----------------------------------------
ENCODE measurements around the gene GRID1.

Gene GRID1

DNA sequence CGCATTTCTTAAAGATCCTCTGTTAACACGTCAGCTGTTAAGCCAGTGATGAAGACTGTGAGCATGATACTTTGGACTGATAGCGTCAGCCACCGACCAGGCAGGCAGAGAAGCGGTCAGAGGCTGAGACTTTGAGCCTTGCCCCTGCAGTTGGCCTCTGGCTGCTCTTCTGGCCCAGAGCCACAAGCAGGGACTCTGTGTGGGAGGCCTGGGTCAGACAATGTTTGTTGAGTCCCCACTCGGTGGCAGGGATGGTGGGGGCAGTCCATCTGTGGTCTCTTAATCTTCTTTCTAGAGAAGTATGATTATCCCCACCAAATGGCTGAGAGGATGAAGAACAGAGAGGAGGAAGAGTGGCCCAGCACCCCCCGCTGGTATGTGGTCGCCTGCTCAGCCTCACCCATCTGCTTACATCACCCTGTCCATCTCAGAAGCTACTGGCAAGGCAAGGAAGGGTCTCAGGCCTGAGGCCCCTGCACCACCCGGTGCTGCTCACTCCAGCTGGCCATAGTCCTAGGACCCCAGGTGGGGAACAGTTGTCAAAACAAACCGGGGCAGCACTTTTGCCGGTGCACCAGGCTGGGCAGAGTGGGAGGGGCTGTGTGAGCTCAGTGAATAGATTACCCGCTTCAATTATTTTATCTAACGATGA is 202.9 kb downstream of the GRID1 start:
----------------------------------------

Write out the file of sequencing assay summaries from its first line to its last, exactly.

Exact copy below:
ENCODE measurements around the gene GRID1.

Gene GRID1

DNA sequence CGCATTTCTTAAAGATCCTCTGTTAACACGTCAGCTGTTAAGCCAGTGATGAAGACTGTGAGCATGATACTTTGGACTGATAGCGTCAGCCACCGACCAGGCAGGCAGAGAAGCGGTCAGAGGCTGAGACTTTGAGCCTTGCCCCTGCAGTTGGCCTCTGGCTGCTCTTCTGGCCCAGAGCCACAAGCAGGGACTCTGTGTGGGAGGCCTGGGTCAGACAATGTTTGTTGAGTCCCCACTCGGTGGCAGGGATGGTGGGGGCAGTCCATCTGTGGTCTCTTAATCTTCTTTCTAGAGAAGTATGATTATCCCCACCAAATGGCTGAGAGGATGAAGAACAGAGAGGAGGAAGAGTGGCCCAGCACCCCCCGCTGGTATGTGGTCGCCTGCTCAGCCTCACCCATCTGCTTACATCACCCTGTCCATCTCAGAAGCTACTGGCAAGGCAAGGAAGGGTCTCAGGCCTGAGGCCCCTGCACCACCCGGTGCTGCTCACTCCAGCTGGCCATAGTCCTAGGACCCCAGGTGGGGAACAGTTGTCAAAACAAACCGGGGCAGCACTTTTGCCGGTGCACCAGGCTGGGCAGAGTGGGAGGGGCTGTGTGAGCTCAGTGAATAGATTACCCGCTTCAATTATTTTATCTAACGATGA is 202.9 kb downstream of the GRID1 start: